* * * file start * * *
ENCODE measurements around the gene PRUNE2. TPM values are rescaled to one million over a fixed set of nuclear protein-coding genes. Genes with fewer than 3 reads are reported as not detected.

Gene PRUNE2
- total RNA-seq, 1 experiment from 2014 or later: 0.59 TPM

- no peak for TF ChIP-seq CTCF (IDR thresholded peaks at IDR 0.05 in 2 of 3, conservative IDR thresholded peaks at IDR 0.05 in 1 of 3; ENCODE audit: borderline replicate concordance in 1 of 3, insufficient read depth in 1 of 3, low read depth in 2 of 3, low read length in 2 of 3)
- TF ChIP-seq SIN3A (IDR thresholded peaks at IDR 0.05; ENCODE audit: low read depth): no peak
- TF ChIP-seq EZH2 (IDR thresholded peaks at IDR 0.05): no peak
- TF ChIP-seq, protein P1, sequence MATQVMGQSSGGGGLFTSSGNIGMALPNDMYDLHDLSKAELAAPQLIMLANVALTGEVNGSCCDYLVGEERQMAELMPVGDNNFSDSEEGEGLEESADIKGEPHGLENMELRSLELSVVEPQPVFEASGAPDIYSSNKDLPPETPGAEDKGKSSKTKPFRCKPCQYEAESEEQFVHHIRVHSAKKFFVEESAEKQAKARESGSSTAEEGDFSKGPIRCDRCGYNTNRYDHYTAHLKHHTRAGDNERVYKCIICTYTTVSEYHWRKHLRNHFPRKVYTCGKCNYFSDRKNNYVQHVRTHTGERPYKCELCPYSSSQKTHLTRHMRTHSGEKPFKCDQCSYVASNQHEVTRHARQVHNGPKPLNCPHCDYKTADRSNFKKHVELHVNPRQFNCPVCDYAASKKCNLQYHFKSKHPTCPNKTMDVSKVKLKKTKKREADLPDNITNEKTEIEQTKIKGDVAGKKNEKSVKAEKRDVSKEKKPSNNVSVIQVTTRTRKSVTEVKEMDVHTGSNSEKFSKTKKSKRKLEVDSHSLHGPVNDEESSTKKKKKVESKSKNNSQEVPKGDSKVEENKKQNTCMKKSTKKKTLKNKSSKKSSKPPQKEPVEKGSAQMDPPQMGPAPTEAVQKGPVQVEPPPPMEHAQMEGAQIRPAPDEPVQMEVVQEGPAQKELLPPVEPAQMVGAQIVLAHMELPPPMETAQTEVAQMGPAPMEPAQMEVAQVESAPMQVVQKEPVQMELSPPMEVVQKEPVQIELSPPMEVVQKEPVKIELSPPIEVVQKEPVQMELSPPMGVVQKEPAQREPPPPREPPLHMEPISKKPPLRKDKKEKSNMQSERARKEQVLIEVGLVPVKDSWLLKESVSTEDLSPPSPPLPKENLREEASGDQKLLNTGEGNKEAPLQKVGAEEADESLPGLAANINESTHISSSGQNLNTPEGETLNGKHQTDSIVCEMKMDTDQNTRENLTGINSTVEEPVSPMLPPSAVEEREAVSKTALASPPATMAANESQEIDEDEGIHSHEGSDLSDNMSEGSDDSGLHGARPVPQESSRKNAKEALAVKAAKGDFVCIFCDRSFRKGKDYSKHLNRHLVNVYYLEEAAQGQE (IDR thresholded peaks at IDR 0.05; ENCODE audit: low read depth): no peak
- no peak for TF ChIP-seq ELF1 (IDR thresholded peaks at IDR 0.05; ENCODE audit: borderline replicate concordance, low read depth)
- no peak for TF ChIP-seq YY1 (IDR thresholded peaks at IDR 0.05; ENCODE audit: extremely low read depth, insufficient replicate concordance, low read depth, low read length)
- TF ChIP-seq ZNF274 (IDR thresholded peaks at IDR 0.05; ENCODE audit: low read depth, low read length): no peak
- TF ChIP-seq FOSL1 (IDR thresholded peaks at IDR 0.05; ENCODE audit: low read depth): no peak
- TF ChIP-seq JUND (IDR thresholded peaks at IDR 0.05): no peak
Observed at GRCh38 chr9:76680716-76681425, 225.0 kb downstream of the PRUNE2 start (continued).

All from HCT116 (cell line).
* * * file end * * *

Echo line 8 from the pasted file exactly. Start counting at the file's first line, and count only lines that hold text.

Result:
- no peak for TF ChIP-seq ELF1 (IDR thresholded peaks at IDR 0.05; ENCODE audit: borderline replicate concordance, low read depth)